The third outing was a leisurely afternoon cycle to Teddington. I was using it as a “dry run” to see if it was commutable through Richmond Park, as I had three days’ work there later in the week. It was a really lovely cycle but not especially quick — mainly because there were plenty of deer out and about and I had to stop three times to let them cross the cycle path ahead of me!

According to my Garmin phone app, here are the stats from those rides:

Date: 7 August | Total distance: 18.7 miles | Time: 1:47:10 | Average moving speed: 10.5mph | Calories: 783

Date: 14 August | Total distance: 15.8 miles | Time: 1:19:15 | Average moving speed: 12mph | Calories: 716

Date: 19 August | Total distance: 21.5 miles | Time: 2:03:18 | Average moving speed: 10.5mph | Calories: 961

New kit for the new bike

What no-one ever tells you when you buy a new bike is that you need to factor in extra costs for additional kit. For instance, if you buy a standard hybrid bike for commuting, one that isn’t “road ready”, you will probably also need to buy lights, mudguards and a rack for your bag/panniers.

I’m not using my road bike for commuting, so I haven’t bothered buying mudguards. But I have bought:

  • a new lock and cable
  • a bell
  • a bottle cage
  • a front light (I already have a rear light)
  • a bike computer

That has easily added another £100 to the cost of the bike.

Of course, a bike computer wasn’t truly necessary, but I wanted something cheap and cheerful to keep track of my speed/mileage that didn’t involve mounting an expensive iPhone on the handlebars. And I didn’t really need to buy a new lock given I’ve got three or four lying around for my commuter bike, but I wanted something a bit more lightweight just in case I felt the need to park my bike mid-way through a longish cycle.

I’m yet to purchase new pedals and am making doing with the flat ones that came supplied with the bike. I wanted to get to grips (pun not intended) with the different riding position and gears on a road bike, before tackling a whole new pedal/shoe system. I suspect that in a few more weeks I’ll be ready to make that purchase… but until then, I’m enjoying playing with all my new kit.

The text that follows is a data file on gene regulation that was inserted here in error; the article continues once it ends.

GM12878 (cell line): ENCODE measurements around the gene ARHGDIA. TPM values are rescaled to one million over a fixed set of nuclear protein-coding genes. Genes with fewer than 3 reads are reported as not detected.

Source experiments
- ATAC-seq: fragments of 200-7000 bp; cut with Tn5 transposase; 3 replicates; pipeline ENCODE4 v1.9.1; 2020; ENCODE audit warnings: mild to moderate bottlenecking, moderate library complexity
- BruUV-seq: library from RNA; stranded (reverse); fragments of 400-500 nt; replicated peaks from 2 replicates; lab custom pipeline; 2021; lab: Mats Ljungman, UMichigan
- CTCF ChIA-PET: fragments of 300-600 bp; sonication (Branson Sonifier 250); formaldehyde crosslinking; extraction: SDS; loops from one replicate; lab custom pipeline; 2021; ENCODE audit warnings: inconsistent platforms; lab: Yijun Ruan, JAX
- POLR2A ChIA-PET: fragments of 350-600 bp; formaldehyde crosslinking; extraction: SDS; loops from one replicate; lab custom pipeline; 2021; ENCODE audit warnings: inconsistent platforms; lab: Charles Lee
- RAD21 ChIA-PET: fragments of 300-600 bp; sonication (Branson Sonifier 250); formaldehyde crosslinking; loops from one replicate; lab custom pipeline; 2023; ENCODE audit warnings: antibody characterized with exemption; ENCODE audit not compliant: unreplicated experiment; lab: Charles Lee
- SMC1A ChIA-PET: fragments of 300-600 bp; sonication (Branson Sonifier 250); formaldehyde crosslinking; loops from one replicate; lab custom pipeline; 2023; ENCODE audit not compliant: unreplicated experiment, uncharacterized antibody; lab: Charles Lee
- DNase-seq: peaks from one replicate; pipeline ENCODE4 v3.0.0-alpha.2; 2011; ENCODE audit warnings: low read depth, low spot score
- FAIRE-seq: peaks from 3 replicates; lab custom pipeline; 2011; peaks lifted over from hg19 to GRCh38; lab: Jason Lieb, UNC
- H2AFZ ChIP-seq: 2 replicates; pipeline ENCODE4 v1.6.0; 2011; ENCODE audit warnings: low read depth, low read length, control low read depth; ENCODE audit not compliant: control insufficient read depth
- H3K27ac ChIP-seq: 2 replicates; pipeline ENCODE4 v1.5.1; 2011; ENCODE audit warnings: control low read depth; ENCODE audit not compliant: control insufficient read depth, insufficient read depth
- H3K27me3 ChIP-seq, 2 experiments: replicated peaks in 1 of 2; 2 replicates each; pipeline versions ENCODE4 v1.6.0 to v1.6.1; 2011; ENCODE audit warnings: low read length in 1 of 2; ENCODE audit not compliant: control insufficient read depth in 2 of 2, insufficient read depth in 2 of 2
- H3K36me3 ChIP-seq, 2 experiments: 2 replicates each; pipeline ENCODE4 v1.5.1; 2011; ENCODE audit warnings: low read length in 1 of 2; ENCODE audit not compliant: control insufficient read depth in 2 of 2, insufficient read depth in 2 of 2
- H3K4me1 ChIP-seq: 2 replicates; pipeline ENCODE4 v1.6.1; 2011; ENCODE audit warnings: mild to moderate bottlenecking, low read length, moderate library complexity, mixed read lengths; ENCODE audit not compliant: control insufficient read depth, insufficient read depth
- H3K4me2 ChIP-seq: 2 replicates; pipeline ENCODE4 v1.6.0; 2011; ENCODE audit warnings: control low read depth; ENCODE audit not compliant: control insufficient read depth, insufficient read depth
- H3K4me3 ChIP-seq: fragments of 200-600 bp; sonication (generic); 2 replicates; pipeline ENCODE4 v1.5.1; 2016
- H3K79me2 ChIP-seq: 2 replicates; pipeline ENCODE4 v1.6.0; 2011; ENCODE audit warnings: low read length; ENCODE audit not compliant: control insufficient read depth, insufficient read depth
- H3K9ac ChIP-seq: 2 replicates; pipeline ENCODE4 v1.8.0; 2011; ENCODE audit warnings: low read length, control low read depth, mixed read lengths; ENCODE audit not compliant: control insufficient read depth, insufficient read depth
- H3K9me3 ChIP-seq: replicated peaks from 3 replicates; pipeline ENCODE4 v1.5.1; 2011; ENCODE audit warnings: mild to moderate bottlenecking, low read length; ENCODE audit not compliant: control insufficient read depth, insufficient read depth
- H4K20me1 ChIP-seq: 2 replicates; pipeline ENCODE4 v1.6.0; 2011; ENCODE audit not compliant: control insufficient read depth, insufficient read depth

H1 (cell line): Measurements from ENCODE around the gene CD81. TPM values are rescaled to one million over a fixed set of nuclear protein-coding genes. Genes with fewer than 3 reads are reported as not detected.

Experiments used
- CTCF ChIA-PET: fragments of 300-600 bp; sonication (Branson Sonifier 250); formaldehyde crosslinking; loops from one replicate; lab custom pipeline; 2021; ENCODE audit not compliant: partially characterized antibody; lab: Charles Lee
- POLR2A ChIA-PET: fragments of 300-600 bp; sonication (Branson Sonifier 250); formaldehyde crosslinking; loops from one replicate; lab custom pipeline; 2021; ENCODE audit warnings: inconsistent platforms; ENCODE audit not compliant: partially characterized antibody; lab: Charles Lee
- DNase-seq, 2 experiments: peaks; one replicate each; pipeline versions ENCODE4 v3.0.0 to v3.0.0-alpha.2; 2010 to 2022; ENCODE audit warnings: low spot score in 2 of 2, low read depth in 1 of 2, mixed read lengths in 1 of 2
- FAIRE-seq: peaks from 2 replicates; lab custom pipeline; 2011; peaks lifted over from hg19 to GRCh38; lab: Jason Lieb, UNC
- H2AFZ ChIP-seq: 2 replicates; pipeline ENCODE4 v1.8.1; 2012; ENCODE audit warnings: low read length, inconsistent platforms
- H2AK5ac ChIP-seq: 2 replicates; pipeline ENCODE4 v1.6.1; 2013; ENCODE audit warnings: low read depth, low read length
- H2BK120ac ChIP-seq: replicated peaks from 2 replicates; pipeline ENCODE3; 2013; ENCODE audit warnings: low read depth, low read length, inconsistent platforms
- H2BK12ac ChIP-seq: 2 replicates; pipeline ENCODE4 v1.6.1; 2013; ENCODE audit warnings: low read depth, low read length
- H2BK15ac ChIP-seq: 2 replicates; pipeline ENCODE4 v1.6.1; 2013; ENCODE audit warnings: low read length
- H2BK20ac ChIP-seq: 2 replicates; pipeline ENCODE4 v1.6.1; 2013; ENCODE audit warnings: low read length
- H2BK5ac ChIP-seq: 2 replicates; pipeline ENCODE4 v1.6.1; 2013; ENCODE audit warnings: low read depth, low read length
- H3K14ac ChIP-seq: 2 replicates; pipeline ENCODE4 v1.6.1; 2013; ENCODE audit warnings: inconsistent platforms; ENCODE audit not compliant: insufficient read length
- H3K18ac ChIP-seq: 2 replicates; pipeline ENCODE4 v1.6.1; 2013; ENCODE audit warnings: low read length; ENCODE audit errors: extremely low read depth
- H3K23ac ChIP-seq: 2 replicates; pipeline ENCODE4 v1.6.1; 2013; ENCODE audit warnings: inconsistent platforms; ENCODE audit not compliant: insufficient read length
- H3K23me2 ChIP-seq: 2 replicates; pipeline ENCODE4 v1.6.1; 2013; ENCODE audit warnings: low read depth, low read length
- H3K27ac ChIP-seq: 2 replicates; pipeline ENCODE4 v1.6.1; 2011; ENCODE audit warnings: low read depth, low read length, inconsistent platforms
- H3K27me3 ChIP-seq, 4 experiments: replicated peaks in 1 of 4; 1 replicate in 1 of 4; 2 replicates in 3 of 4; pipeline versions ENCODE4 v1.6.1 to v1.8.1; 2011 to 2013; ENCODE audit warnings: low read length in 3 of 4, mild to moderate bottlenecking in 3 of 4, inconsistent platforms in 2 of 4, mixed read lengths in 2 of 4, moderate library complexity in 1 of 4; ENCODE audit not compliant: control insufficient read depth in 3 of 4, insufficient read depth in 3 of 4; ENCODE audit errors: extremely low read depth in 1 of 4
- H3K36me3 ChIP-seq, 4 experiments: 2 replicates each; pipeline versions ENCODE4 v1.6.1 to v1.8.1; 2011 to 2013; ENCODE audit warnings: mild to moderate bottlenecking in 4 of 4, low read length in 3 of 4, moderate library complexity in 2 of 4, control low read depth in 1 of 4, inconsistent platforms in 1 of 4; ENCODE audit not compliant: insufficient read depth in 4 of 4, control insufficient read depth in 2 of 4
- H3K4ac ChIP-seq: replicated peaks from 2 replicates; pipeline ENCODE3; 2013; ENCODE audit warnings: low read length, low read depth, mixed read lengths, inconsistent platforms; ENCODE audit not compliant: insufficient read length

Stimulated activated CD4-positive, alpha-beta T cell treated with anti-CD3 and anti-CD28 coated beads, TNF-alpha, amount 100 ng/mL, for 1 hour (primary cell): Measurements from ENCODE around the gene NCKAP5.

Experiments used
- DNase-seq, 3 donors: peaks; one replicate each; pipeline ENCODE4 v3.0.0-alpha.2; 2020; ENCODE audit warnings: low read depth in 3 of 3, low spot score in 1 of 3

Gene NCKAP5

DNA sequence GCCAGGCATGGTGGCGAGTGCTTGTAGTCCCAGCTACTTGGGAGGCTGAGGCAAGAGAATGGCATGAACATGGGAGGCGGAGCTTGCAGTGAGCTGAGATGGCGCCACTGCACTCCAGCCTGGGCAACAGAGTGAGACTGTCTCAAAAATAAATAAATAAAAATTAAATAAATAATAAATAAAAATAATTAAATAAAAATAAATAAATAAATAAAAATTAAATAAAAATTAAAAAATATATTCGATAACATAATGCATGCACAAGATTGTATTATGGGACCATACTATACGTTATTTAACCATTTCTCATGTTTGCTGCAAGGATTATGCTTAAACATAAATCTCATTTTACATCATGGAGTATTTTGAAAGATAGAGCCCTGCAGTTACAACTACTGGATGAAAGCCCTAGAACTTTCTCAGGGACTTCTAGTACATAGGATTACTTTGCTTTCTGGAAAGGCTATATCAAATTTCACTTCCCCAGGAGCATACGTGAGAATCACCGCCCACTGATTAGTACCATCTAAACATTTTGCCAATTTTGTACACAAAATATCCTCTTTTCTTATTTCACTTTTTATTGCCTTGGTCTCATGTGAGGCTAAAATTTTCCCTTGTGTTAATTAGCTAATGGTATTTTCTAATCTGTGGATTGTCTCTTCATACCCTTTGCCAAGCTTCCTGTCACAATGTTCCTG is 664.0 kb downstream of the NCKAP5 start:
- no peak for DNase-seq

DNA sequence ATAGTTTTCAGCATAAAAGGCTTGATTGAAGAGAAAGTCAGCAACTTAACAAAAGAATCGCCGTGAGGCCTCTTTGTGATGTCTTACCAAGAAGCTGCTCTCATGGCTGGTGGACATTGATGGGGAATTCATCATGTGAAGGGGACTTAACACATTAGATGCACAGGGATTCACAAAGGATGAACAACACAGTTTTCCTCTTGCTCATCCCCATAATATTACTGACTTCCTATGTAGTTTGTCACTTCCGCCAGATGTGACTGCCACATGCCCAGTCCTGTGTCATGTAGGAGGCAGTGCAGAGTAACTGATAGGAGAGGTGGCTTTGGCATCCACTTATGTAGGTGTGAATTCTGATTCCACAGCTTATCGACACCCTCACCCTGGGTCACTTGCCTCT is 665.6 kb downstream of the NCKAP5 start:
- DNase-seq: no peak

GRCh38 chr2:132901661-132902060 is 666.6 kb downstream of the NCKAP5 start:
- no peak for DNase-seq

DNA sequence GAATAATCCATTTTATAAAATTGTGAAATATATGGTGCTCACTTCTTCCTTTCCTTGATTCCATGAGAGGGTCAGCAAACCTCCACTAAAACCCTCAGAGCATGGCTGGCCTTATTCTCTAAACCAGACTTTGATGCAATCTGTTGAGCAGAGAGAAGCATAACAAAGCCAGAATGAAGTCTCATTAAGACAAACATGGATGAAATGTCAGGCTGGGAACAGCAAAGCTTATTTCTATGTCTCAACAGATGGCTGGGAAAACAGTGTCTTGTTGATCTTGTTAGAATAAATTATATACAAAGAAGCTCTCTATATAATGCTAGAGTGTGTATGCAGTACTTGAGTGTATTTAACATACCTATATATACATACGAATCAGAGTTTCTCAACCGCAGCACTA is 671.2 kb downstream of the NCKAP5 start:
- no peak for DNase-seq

My first road bike

Photo 1

After eight years trundling the capital’s streets on a hybrid bike, I’ve finally taken the plunge and bought myself a road bike.

It’s something I’ve been contemplating ever since I completed London Revolution last year (it still astounds me that I cycled 180 miles in two days on a heavy, cumbersome, entry-level hybrid and lived to tell the tale), but it was successfully completing London Nightrider in June that made my mind up. I loved that event and felt I could have done it so much quicker on a better bike.

So, ever since then, I’ve been looking at what’s on the market in my price range, and last week, with a few spare days up my sleeve, I set about organising a couple of test rides.

My first test (at Evans) on a Specialized Elite was a bit of a shock to the system: not just the riding position, but the location of the brakes and the fact my (very weak) wrists had to support most of my weight on the drop down handlebars whenever I changed gears. To be honest, I thought the whole let’s-buy-a-road-bike idea was over before it had even really started.

But the next day, plucking up my courage, I ventured to another store (Cycle Surgery) and asked to test ride the Giant Avail 3. As soon as I got on the bike I knew it was for me. The riding position was less dramatic, shall we say, and I loved that it had two sets of brake levers: one near the drop down handlebars and another running along the top bar, which meant I didn’t have to suddenly change position to apply them. The gear changes were smooth and the bike was super light and quick. I felt confident riding it, whereas I simply felt scared on the Specialized the day before.

As an added bonus, the bike was 20% off the recommended price, so I parted with my cash and cycled home — feeling like I’d won the lottery.

Photo 2

Later that afternoon I took her for a quick spin to Richmond Park and marvelled at how quick she felt on the road.

It took me a little while to get the hang of the gears, and I suspect I need to go on a few more rides before it all feels like second nature, but for a first go I was impressed.

For the time being I am sticking with the flat pedals and will look at switching them over to a clipless system once I’ve become more familiar with the bike. It’s bad enough learning new brakes, gears and riding position, without throwing pedals into the mix as well.

My plan is to use the bike purely for leisure/charity-type rides, rather than day-to-day commuting (mainly because I don’t fancy leaving it out on the street, even with all the locks I use). I’m really looking forward to going on lots of little adventures together… and writing about them here.